Today's news

November 24, 2003

Universities demand no retreat on fees

Britain's elite universities warned yesterday that middle-class students could be denied places or charged the full cost of their degrees if the government failed to deliver on its pledge to increase tuition fees. In a letter to The Times , leaders of the country's top research universities said they would fall hopelessly behind rivals in the US unless Tony Blair faced down opposition to higher fees. The heads of Oxford and Cambridge Universities, Imperial College, University College, London and the London School of Economics said that the principle of equal access was "at risk" unless they were allowed to raise enough money to provide bursaries for students.
( Times, Financial Times )

Students die in Moscow dormitory fire
At least 32 people have been killed after a fire swept through a student hostel at the People's Friendship University in southwest Moscow. Another 139 were injured with burns, smoke inhalation or from jumping out of windows to escape the flames. Casualties included students from China, Bangladesh, Vietnam and a number of African countries. The fire, apparently caused by an electrical fault, gutted the top three floors of the dormitory block.
( BBC News online )

French minister gives in to striking students
Striking French students forced the education minister into a humiliating climbdown at the weekend over plans to reform the university system. Protests at 17 institutions forced Luc Ferry to scrap plans to give French universities more autonomy.
( Daily Telegraph )

Higher education items in the weekend press

  • UK e-Universities Worldwide internet college is a £30 million flop after attracting only 900 students. ( Observer )
  • Lord Strathclyde warns that Tony Blair could face a crisis if Scottish MPs are used to back top-up fees in England. ( Sunday Express )
  • Hundreds of students have declared themselves bankrupt to avoid paying student debts. ( Sunday Times )
  • Cambridge University is to set out details of a bursary scheme to help poorer students.( Guardian, Times, Daily Telegraph , November 22)
  • Students at Edinburgh University have launched a campaign to sack Prince Philip as their chancellor, describing him as useful "as a piece of root ginger." ( Guardian , November 22)
  • All students may be charged interest on their student loans to raise additional money to help cover poorer students' tuition fees. ( Financial Times , November 22)
  • Business gurus brought in to help university chiefs raise their management game complain of red tape. ( Financial Times , November 22)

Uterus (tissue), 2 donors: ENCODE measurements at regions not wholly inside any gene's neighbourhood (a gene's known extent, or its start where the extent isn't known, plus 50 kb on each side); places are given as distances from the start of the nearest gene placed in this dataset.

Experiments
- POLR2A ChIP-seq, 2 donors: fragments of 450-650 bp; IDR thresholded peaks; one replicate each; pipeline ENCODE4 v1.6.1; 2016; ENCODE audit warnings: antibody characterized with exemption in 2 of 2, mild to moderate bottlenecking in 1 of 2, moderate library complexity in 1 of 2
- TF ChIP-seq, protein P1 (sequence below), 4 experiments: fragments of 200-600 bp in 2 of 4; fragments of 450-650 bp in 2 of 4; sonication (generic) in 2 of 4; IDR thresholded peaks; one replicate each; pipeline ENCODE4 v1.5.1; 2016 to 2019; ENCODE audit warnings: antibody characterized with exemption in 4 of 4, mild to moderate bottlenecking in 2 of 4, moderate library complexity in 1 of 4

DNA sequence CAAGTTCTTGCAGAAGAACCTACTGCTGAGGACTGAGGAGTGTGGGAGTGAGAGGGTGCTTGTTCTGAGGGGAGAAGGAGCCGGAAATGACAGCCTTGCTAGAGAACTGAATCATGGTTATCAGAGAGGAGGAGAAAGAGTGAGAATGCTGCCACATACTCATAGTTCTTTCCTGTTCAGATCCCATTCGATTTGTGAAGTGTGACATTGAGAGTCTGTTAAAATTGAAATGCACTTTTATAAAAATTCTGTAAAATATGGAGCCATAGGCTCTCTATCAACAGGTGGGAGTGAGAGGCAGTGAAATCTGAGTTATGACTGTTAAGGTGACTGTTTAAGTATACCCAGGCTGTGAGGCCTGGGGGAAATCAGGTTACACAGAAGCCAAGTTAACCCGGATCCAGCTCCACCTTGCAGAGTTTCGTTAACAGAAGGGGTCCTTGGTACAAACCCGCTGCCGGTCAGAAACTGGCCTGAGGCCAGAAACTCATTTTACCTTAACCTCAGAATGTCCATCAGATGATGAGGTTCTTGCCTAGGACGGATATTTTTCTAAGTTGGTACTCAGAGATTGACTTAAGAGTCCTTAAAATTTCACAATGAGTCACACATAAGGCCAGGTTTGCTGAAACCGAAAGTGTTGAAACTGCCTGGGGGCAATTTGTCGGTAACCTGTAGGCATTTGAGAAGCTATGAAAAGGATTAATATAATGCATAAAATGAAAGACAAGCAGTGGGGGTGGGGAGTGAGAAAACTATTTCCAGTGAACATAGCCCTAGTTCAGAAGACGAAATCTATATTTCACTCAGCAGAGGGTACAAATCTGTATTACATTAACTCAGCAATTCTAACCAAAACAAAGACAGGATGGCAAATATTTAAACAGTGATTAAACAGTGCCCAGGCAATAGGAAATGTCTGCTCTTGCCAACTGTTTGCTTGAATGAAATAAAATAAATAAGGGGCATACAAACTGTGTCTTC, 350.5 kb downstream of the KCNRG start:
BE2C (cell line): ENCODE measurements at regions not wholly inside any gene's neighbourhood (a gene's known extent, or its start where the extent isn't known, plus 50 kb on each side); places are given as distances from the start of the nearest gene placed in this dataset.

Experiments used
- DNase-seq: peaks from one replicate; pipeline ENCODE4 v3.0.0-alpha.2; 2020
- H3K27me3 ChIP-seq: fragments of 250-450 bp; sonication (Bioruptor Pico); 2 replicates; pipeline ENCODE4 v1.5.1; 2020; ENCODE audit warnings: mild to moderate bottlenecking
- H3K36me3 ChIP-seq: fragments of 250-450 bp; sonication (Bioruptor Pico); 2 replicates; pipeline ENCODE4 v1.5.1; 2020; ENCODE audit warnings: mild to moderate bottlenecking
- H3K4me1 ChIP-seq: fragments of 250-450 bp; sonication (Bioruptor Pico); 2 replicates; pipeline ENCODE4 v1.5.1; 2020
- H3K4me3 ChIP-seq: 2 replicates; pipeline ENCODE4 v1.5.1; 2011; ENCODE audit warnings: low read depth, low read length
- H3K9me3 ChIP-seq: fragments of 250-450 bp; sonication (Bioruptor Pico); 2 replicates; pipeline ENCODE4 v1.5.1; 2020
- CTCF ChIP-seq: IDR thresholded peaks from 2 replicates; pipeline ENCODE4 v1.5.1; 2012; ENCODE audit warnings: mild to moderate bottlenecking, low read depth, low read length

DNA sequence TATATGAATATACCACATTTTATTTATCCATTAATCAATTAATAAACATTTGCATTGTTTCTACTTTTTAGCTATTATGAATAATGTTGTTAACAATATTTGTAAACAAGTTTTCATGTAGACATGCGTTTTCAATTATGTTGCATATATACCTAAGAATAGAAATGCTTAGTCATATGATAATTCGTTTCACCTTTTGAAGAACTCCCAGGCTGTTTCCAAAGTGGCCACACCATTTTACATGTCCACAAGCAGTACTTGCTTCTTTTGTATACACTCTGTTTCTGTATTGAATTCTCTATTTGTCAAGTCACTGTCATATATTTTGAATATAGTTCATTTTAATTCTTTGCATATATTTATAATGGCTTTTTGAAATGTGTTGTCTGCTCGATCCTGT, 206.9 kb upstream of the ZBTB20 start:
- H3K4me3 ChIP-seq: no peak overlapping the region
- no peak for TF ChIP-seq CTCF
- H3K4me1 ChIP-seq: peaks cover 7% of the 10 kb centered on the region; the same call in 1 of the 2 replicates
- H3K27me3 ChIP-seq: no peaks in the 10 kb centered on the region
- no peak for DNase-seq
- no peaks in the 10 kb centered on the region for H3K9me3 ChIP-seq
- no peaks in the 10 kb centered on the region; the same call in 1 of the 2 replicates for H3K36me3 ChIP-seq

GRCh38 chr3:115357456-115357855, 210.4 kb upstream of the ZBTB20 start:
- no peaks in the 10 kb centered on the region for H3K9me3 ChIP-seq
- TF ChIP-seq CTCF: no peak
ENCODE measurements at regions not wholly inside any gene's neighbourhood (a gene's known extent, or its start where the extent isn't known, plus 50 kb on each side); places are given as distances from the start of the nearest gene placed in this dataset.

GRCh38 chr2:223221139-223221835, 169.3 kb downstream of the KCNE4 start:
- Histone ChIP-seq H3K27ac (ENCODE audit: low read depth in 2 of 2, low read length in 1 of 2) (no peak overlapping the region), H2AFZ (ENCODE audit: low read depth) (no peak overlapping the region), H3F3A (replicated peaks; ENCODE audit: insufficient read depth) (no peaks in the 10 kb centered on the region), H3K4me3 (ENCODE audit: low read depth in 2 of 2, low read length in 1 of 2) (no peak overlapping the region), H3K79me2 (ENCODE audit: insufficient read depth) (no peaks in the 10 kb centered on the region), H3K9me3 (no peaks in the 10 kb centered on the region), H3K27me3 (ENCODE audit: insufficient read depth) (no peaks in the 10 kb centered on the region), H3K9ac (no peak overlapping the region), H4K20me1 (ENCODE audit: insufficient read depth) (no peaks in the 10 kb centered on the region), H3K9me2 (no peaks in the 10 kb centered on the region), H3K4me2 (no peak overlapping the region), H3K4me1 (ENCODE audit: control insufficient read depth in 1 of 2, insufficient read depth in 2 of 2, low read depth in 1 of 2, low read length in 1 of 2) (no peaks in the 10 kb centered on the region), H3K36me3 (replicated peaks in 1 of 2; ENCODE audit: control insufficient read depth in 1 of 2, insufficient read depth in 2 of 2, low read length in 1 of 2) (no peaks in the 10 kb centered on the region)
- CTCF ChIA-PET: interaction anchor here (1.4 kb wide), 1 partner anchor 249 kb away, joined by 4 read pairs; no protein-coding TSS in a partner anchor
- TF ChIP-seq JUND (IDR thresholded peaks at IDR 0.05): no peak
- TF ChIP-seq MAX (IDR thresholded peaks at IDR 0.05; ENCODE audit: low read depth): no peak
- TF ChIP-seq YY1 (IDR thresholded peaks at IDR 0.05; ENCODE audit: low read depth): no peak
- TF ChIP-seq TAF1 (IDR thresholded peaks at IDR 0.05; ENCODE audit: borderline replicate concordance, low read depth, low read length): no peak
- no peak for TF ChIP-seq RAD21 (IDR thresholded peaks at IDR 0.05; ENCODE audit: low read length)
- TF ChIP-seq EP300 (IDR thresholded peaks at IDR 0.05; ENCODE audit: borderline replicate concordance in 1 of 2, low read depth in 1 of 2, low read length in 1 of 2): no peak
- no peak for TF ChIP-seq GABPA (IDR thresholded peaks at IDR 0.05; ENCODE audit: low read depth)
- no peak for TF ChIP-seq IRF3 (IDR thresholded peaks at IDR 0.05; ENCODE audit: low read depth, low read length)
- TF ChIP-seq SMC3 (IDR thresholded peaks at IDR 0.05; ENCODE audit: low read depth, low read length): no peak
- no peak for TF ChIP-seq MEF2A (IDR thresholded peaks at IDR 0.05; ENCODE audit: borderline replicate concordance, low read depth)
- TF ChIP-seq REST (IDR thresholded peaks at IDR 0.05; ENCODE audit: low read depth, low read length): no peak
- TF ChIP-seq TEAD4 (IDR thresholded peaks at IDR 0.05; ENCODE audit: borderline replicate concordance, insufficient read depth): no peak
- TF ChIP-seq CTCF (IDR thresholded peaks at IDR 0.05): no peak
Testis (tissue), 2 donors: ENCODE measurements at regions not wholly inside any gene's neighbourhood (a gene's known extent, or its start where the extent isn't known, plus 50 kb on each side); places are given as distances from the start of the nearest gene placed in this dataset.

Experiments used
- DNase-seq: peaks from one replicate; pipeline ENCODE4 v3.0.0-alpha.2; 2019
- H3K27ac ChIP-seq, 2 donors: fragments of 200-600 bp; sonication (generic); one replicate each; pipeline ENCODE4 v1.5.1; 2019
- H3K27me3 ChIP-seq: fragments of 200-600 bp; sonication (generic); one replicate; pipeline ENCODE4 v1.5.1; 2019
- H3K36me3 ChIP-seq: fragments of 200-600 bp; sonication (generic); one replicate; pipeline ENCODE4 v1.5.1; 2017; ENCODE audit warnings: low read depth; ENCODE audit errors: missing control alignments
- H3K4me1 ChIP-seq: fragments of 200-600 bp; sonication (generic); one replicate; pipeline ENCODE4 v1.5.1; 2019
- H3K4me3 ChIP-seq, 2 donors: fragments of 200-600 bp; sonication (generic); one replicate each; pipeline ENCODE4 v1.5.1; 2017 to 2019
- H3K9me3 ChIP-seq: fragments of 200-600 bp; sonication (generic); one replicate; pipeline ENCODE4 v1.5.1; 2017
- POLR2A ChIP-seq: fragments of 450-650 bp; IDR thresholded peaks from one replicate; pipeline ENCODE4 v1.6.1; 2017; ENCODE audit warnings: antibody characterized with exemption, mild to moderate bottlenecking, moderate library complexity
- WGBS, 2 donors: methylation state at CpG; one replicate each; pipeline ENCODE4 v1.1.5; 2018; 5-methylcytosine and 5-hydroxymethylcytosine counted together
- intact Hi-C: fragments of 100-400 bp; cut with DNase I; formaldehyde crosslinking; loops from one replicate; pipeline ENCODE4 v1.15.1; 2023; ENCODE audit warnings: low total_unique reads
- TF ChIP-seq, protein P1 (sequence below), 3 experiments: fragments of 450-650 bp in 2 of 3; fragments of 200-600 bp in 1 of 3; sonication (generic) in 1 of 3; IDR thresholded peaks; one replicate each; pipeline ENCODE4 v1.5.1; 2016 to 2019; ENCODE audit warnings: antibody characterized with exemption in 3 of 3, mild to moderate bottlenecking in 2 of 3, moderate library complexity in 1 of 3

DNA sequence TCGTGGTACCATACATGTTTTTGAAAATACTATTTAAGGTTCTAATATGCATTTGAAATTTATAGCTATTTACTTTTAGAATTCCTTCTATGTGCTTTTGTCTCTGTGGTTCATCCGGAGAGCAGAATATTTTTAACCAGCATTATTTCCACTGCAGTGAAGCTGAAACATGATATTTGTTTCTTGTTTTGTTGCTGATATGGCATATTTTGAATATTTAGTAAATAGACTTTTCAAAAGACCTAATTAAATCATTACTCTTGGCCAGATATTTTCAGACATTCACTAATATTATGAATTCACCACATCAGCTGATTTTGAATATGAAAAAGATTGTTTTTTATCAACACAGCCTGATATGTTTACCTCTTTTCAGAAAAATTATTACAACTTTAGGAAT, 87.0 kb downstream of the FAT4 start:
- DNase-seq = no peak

• John Prescott has approved plans for a Cambridge University laboratory that will conduct experiments on monkeys - although it is likely to be delayed because the university can no longer afford to build it. ( Guardian , November 22)
'Master molecule' could help treat schizophrenia
A study of mice given pychosis-inducing drugs has provided a valuable new insight into how to treat schizophrenia. It shows that three common drugs of abuse, each acting on a different messenger chemical in the brain, all produce the same schizophrenia-like symptoms by acting on a single "master molecule". Paul Greengard, the Nobel prizewinning co-author of the research from Rockefeller University, New York, and colleagues in pharmaceutical and biotech companies, liken the crucial protein, known as DARPP-32, to "the thin neck in an hourglass", through which all signals taken into a nerve cell must pass and be processed.
( Daily Telegraph )

Cereal linked to birth defects
Foods that are sugary or highly processed can as much as quadruple the risk of birth defects, according to research. Pregnant women who eat a lot of corn flakes, white bread, white rice or chocolate biscuits are putting their babies at risk of crippling abnormalities. The risk of such birth defects increased up to four-fold, according to Gary Shaw, from the University of California's birth defects monitoring programme.
( Daily Mail )

World's first GM pet to go on sale
The world's first genetically engineered pet will soon be swimming - and glowing bright red - in fish tanks across America. A tropical zebra fish, genetically modified to glow red in normal light and fluorescent when seen under ultraviolet light, will be on sale for about £3 in the new year.
( Daily Telegraph )

Mini-turbine brings 'green power for all'
Windsave, a small Scottish company, launches Britain's first domestic wind power system today. At a one-off cost of £750, the unit is designed to be fitted on almost any roof or wall to supplement electricity from the grid. The company claims its wind turbine can provide 15 per cent of the average household's electricity needs.
( Guardian )

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